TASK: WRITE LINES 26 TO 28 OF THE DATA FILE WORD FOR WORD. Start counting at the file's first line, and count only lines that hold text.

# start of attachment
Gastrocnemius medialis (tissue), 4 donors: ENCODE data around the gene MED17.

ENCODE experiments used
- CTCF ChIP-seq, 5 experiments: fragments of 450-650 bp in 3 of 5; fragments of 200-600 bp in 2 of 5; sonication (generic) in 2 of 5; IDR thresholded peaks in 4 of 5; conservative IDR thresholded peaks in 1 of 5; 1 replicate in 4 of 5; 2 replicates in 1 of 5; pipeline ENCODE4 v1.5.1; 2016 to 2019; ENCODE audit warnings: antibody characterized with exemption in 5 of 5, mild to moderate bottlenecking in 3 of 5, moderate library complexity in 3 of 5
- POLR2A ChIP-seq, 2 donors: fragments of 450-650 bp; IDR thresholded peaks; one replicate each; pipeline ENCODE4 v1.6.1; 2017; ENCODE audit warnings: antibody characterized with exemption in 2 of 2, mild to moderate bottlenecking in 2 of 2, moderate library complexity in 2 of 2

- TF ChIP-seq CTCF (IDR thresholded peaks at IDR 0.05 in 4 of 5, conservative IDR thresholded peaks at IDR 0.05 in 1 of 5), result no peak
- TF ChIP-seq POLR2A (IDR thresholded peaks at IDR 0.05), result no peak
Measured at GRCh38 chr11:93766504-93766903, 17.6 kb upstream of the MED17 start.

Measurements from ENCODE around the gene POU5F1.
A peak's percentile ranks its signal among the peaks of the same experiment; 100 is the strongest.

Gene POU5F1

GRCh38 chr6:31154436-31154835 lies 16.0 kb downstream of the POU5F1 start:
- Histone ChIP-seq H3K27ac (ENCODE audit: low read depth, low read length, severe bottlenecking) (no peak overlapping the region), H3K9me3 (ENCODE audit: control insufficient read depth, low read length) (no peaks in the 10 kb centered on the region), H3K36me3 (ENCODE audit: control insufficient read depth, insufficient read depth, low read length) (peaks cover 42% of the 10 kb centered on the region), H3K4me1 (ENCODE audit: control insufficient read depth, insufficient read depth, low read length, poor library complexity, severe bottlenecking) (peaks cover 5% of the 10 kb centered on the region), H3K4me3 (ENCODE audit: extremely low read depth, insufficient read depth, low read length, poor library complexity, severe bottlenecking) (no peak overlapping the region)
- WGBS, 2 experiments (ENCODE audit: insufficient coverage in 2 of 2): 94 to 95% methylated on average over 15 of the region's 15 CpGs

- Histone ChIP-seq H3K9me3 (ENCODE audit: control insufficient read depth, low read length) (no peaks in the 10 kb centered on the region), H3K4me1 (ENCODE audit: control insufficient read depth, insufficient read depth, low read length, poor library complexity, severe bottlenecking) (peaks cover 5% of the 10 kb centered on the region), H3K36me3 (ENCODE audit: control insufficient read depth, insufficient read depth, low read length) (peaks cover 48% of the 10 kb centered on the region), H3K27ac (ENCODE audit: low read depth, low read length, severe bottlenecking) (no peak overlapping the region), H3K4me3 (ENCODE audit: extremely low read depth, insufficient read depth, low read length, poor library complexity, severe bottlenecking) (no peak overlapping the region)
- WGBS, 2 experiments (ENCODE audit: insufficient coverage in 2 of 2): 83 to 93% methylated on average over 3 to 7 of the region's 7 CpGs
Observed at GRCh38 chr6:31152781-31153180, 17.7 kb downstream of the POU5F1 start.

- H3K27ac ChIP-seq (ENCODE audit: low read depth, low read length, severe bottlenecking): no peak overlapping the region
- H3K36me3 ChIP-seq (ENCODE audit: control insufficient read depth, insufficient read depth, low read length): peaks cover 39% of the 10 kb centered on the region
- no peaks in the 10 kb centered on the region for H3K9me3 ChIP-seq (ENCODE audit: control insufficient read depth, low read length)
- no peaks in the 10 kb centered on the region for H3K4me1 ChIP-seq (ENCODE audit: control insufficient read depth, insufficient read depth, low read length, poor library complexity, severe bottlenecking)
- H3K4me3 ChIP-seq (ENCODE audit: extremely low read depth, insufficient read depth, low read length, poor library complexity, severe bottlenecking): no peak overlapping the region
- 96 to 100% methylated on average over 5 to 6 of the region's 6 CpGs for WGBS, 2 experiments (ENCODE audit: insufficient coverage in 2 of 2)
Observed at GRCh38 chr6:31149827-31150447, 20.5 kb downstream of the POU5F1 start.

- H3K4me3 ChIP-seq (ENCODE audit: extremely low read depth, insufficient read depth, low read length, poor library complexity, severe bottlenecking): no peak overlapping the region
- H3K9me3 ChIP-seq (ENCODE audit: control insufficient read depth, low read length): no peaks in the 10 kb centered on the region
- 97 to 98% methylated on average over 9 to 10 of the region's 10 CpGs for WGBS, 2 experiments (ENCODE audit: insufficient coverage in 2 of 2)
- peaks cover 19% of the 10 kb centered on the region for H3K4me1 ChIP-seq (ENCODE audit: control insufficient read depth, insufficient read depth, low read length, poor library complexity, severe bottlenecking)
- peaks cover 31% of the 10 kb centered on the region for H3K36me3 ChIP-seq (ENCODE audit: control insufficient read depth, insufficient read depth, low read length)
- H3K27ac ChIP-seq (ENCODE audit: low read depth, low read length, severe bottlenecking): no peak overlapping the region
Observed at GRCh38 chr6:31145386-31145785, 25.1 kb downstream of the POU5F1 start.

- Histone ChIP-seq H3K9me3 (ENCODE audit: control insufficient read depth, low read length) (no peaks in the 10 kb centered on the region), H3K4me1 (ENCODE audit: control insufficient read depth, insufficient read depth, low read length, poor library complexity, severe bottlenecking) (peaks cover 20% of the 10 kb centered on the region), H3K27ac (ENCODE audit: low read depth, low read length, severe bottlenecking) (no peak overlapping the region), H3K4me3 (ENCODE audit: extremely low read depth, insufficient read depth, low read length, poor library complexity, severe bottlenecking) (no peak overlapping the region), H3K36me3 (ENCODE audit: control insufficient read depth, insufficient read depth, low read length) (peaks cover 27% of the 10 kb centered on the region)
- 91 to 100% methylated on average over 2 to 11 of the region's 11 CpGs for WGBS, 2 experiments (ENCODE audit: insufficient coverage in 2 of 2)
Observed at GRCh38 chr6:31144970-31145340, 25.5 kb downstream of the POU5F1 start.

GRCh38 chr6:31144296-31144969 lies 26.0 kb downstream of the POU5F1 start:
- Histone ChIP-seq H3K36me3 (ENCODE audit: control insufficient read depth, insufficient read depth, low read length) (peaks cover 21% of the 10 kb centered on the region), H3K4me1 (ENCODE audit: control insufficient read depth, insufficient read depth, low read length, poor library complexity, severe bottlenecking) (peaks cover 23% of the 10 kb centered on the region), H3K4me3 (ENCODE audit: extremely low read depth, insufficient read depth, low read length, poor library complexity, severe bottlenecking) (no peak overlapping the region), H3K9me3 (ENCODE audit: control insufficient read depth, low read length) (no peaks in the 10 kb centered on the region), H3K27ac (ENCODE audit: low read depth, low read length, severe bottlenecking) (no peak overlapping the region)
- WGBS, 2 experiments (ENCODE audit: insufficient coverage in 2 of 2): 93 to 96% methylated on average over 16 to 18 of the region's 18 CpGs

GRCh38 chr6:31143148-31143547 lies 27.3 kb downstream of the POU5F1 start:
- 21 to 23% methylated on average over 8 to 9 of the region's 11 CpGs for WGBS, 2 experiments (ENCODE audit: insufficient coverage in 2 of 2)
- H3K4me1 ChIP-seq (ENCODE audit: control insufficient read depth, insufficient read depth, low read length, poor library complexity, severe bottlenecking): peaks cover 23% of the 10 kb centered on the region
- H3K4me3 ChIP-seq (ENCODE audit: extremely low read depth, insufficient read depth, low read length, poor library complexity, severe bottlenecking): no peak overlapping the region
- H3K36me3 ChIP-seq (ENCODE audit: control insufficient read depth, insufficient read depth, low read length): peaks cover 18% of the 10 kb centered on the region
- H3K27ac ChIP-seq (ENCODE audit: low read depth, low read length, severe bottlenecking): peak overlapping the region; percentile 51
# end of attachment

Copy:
- 97 to 98% methylated on average over 9 to 10 of the region's 10 CpGs for WGBS, 2 experiments (ENCODE audit: insufficient coverage in 2 of 2)
- peaks cover 19% of the 10 kb centered on the region for H3K4me1 ChIP-seq (ENCODE audit: control insufficient read depth, insufficient read depth, low read length, poor library complexity, severe bottlenecking)
- peaks cover 31% of the 10 kb centered on the region for H3K36me3 ChIP-seq (ENCODE audit: control insufficient read depth, insufficient read depth, low read length)